In reconstructing these stages, it is necessary to take 
into consideration that at the later stages there must 
have existed an Armenian- Urartian bilingualism, which 
must have influenced the process of the changes. 

The changes from PIE to Proto-Armenian and those 
inside Proto-Armenian which antedated the contact 
with Hurro-Urartian can be inferred from the above 
list of borrowings of lexical material from Hurro- 
Urartian into Old Armenian, and also from toponyms 
inherited by the Armenians from the Urartians, such as 
Abiliana /Abiliana/, Arm. Abetean, Alzi- /Aldzi-/, 
Arm. Aij-ni-k c , Biaine-h /Viane-b/, Arm. Van, 
Gaura-ha, Arm. Gawre-k c , Giarnia-, Arm. Garni, 
Halitu-, Arm. XaH-k c , Qutumu- /Qot D omV/, Arm. 
Kotom, Suluqu- /Culuk D u-/, Arm. Cfuk, Supa- 
/Copa-/, Arm. Cop c -k c , Seseti, Arm. Sawsat c (l), 
Tuarasd /T D uaracV/, Arm. Tuaraca-tap c , Tuspa 
/T D osp 3 a/, Arm. Tosp, Zabahae /Javaha/, Arm. Javax- 
k c . 22 These toponyms, as well as the borrowings from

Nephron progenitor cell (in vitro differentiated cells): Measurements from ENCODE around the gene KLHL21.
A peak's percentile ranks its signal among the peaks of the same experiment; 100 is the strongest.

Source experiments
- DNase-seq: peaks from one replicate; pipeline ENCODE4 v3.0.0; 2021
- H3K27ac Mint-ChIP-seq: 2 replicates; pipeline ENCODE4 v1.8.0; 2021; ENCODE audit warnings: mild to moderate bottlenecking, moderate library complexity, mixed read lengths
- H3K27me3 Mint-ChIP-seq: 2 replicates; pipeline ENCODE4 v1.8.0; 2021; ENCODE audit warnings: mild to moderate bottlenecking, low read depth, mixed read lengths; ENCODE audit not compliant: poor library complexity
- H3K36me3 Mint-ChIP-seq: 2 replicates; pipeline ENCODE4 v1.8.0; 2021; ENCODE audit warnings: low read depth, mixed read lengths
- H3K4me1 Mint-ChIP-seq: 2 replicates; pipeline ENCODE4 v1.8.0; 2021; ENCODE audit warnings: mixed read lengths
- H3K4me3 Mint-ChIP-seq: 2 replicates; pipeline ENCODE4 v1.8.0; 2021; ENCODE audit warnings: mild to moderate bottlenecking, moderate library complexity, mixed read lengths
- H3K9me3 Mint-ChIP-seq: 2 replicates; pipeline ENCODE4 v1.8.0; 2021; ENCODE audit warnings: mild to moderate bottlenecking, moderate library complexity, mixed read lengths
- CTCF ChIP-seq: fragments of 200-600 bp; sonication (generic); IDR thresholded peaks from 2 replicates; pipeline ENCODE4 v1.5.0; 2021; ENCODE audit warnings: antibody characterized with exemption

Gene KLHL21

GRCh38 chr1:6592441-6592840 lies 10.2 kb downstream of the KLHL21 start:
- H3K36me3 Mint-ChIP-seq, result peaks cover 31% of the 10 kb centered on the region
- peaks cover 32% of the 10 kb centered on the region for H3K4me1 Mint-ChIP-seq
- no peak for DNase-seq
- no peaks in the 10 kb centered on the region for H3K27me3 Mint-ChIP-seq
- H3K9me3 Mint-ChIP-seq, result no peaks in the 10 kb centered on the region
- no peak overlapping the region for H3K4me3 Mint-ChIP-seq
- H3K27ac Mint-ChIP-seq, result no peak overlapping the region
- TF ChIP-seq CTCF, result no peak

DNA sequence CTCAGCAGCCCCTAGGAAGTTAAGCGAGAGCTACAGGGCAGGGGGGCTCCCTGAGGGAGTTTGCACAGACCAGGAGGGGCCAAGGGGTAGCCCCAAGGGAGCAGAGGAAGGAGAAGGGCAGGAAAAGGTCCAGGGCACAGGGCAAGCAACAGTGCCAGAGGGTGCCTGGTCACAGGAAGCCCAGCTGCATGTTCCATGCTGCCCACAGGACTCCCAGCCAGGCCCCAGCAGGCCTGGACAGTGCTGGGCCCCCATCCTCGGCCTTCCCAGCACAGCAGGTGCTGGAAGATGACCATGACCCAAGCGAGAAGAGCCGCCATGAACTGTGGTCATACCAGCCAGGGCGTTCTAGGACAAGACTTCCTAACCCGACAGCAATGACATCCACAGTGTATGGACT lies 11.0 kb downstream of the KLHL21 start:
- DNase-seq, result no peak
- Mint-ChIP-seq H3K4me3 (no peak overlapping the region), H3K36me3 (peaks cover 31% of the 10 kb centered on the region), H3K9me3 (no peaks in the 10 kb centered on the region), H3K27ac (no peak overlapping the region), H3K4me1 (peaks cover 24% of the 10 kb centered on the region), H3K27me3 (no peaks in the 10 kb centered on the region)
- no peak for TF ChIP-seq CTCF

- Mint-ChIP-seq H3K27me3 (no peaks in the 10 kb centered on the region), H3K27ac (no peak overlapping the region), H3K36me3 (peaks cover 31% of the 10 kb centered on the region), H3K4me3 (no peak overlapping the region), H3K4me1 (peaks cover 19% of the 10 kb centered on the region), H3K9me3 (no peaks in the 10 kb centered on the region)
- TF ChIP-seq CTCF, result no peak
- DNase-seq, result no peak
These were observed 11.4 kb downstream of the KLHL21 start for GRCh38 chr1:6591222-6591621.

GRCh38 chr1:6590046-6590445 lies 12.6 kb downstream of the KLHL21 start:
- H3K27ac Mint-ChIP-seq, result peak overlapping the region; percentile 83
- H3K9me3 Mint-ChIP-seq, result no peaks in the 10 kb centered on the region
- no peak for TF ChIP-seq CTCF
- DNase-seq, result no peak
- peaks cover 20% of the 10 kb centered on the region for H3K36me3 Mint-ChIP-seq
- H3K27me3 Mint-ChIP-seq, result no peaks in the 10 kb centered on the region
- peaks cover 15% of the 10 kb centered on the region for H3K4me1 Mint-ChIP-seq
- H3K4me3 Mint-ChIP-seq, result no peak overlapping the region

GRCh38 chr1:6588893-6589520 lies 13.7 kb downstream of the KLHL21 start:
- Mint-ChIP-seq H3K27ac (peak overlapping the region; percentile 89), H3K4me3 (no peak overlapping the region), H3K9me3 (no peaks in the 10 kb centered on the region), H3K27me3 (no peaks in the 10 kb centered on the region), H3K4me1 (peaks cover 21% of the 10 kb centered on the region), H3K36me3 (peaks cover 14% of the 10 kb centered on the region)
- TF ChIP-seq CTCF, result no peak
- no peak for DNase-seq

Hurro-Urartian into Armenian of appellatives quoted 
above, show beyond any doubt that the contact of the 
speakers of Proto-Armenian with the Hurro-Urartians 
took place after the moment when in Proto-Armenian 
(and also in Phrygian and Thracian) the shift of IE 
voiced, voiced aspirated and unvoiced to unvoiced 
(glottalized?), voiced, and unvoiced aspirated had taken 
place and ceased to be productive. The same can 
probably be said of the change from *w> g (we have 
only a case of retainment of the Urartian /v-/, which 
may not be the same thing); and also of the change of 
*s- to zero (also shared with Phrygian). 23